Zalman Shoval worked the room at the Likud central committee meeting Monday
night like a pro. Activist after activist approached the diplomat and politician
asking: Zalman, remember me? Shoval, who is one of the Likud’s founding members,
shook hand after hand, never tiring.
“In 1972, the idea to form the Likud
Party was thought up in a small café in north Tel Aviv,” Shoval recounted. “I
was there with [then-MK] Yigal Hurvitz and [former prime minister] Ariel Sharon.
You could say I’m the only surviving founder of the Likud Party.”
conference room in Tel Aviv buzzed around Shoval following the approval of the
Likud-Yisrael Beytenu merger, the two-time ambassador to the US pointed out that
he is no stranger to such political maneuvers. After all, after that fateful
meeting in 1972, Likud was formed by combining Gahal, Shoval and Hurvitz’s
National List, the Free Center and the Movement for Greater Israel.
hopeful that the new list could get 50 seats, and we can form a government
without giving in to particular demands,” Shoval said.
precedent for such mergers working, like when the Likud was formed. They tell
the electorate that there’s a possibility for change. There’s a psychological
element that could bring many people to the ballot box.”
differences between Likud and Yisrael Beytenu, Shoval expressed confidence the
two sides will stay together and set a joint course.
Shoval, 82, a member
of the seventh, eighth, ninth and 12th Knessets, began his political career in
1965, when he joined former prime minister David Ben-Gurion’s Rafi
He entered the Knesset in 1970, replacing Ben-Gurion when he
resigned. Shoval also served as ambassador to the US in 1990-1993 and
In recent years, Shoval has served as special envoy for Prime
Minister Binyamin Netanyahu, representing him to American think tanks and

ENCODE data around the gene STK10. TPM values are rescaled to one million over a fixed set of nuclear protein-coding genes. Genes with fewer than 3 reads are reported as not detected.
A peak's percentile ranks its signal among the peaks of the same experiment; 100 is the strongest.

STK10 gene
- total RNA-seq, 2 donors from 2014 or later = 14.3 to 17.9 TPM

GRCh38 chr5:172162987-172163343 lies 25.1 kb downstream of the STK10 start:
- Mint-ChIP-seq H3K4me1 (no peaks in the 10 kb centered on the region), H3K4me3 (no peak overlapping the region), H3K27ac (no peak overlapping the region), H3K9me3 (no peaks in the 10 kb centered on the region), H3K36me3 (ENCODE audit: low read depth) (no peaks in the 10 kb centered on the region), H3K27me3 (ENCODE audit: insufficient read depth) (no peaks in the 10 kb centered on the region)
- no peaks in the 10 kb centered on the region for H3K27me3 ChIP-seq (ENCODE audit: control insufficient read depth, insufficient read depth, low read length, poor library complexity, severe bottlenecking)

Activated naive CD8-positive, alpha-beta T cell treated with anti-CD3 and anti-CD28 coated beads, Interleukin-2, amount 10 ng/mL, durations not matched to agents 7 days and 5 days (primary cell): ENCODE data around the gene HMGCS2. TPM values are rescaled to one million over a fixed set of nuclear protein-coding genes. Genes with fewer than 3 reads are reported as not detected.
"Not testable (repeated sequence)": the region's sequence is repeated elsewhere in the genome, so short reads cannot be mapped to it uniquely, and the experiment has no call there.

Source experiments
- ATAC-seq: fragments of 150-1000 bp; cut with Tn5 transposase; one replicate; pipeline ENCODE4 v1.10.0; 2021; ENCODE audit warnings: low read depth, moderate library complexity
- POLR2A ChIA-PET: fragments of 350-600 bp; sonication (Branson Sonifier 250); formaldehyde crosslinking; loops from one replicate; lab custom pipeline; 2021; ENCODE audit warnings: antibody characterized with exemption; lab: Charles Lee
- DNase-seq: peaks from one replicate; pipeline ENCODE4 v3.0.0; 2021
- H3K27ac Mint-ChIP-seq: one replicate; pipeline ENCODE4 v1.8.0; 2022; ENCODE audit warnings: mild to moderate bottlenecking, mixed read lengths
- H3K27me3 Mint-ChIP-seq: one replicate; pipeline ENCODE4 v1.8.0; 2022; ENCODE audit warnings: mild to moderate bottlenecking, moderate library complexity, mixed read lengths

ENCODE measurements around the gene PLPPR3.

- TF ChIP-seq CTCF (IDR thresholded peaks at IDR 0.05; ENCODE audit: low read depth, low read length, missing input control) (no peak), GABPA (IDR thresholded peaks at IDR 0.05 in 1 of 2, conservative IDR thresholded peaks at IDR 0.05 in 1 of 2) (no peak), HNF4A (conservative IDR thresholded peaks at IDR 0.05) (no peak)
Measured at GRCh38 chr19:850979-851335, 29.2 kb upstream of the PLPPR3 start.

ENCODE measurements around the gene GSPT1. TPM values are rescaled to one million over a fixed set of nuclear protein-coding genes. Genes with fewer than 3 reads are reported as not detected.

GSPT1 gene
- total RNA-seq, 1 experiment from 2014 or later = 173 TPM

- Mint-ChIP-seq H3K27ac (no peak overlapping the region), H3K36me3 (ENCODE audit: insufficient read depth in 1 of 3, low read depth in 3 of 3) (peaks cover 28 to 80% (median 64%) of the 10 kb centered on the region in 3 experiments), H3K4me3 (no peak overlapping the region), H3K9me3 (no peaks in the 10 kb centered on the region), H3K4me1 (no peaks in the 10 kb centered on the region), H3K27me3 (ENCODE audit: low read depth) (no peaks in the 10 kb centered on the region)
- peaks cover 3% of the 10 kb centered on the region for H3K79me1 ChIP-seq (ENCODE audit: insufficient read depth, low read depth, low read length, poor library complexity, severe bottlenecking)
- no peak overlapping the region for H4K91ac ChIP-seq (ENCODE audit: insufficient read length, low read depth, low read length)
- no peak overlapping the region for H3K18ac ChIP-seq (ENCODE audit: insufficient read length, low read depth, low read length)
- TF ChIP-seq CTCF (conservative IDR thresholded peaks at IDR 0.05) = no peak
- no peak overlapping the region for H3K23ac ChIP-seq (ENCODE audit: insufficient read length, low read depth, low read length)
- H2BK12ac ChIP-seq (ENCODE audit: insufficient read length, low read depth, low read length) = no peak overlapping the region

With Netanyahu’s support Shoval is running in the Likud primary
once again, after reaching the 49th slot in the previous election. The former
diplomat says he plans to campaign more intensely this time, and focus on online
resources and social media.
“I’m personally computer ignorant,” he
quipped, “but I have people doing that job for me.”
If Shoval makes it to
the Knesset, he hopes to “further Israel’s standing on the diplomatic front” in
years when the country will face “unprecedented issues.”
“I’m not just
talking about Iran, because I am confident, more confident than most, that it
will soon be dealt with by or with the US,” he explained. “Israel and the US
will have to deal with Islamization of the Arab world. They look at the world
differently, and do not share values the US and Israel cherish.”
US-Israel relations, Shoval is optimistic, saying the allegiance between the two
countries is strong and built on joint interests.
“Whoever is elected in
the US presidential election will be Israel’s ally,” Shoval said. “Our interests
are so close, that personal chemistry is less important.”
out that when he was ambassador, former prime minister Yitzhak Shamir and US
president George H.W. Bush’s relationship was much worse than Netanyahu’s with
US President Barack Obama, “but in the Gulf War and Madrid Conference,
everything was fine.”
“I don’t think Netanyahu supports one side more
than the other. I think one side is trying to paint that picture,” he added.
“Netanyahu and I met with three Democratic senators last week, and they said
they don’t feel there’s a divide.”
The diplomat recounted reading an
editorial that regardless of who wins the US election, the next administration
will have to “reset” relations with Israel, and said Netanyahu should do the
same after November.